Mark Danner is a writer, journalist and professor
who has written for more than two decades on foreign affairs and
international conflict. He has covered Central America, Haiti, Balkans and Iraq, among many other stories, and has written extensively about the development of American foreign policy during the late Cold War and afterward, and about violations of human rights during that time. His books include Stripping Bare the Body: Politics Violence War (2009), The Secret Way to War: The Downing Street Memo and the Iraq War's Buried History (2006), Torture and Truth: America, Abu Ghraib and the War on Terror (2004), The Road to Illegitimacy: One Reporter's Travel's Through the 2000 Florida Vote Recount (2004) and The Massacre at El Mozote: A Parable of the Cold War (1994). His new book, Torture and the Forever War will appear in Spring 2012. Danner was a longtime staff writer for The New Yorker and is a regular contributor to The New York Review of Books. Danner is Chancellor's Professor of English, Journalism, and Politics at the University of California at Berkeley, and the James Clarke Chace Professor of Foreign Affairs, Politics, and Humanities at Bard College.
Mark David Danner was born at Utica, a small city in northern New York
State, on November 10, 1958, the son of Dr. Robert Danner, a dentist,
and Rosalyn Sitrin Danner, a high school Spanish teacher. Raised in
Utica and in the Adirondack mountains, Danner attended John F. Hughes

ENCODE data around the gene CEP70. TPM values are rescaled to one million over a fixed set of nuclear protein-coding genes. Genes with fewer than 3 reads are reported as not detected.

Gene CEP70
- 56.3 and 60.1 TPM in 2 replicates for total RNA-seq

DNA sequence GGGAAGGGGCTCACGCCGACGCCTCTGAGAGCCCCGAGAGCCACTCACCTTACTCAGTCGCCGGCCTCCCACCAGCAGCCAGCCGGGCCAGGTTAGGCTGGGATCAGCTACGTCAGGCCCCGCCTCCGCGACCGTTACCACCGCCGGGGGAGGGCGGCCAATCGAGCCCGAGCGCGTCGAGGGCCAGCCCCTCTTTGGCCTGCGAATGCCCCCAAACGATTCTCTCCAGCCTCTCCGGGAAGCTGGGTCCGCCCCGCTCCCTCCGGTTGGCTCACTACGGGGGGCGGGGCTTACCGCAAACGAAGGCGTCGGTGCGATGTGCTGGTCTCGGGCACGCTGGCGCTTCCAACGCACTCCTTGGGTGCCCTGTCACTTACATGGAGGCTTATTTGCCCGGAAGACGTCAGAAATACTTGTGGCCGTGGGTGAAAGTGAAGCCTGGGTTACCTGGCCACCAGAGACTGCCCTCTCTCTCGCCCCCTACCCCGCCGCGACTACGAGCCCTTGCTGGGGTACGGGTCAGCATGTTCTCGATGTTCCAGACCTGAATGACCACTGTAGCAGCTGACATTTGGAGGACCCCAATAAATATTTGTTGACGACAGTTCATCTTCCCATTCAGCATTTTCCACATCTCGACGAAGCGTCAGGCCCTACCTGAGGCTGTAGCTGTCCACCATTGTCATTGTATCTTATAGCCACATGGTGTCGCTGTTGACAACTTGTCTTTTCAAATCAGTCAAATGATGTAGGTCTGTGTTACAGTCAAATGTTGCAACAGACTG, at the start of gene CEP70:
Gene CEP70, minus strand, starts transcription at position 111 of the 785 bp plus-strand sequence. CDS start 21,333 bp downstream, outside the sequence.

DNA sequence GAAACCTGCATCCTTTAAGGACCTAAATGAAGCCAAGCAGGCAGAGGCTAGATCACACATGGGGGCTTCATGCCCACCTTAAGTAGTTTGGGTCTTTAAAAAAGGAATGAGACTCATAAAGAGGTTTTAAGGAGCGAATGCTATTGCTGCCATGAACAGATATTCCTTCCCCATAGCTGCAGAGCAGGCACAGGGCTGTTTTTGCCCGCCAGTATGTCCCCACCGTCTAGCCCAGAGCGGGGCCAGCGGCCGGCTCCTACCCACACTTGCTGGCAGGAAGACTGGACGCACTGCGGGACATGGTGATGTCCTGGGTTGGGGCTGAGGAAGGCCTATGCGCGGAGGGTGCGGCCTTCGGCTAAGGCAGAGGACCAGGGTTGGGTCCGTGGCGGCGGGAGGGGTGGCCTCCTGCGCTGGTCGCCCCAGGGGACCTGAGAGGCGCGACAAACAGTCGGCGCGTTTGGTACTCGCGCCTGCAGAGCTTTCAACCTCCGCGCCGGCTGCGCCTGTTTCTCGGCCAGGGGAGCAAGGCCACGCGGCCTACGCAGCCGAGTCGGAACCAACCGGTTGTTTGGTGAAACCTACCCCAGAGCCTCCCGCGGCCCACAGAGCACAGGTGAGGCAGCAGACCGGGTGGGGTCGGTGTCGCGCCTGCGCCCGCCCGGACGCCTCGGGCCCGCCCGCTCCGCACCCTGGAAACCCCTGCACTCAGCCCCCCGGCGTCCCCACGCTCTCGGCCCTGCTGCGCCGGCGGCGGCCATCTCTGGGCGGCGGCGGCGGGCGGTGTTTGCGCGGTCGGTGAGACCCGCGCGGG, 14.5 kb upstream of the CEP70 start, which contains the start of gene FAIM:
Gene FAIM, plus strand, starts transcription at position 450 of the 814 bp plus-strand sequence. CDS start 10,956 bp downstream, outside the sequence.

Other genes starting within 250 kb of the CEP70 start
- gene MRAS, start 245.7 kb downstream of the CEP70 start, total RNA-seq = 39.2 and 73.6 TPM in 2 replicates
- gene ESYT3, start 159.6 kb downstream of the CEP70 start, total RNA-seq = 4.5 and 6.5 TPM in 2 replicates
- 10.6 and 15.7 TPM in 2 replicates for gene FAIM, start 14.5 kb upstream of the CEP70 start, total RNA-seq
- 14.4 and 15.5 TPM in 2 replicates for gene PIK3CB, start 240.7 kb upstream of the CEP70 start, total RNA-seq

School and Utica Free Academy, where he served as co-editor of The
Corridors, which was named, his senior year, the best student newspaper
in New York State. He was graduated in June 1976.
Danner entered Harvard College in September 1976. After majoring,
successively, in philosophy, English literature and religion, he took his degree in Modern Literatures and Aesthetics, an interdisciplinary
honors concentration that combined comparative literature, philosophy
and art history. He found himself particularly marked by an individual
tutorial on the development of modern fiction with Frank Kermode, then
visiting Harvard as the Charles Eliot Norton Professor of Poetry, and
by a class in international relations taught by Stanley Hoffmann and
Guido Goldman. After spending a year traveling in Europe, Danner was
graduated from Harvard College, magna cum laude, in June 1981.
In September 1981 Danner began work at the New York Review of Books as
an editorial assistant to editor Robert B. Silvers. In 1984 he became
senior editor at Harper's Magazine and, two years later, an editor at
The New York Times Magazine, where he specialized in foreign affairs
and politics and wrote pieces about nuclear weapons and about the fall
of the Duvalier dictatorship in Haiti. Danner joined The New Yorker's
staff in April 1990, five months after the magazine published his
three-part series on Haiti, "A
Reporter At Large: Beyond the Mountains"
-- and a few days after the articles were granted the 1990 National
Magazine Award for Reporting.
At The New Yorker, Danner began contributing regular essays to
the "Comment" section of the magazine, notably on the Gulf War. On
December 6, 1993, for the second time in its history, The New Yorker devoted its entire issue to one article -- Danner's piece, "The Truth of El Mozote."
That article, an investigation into the notorious massacre in a remote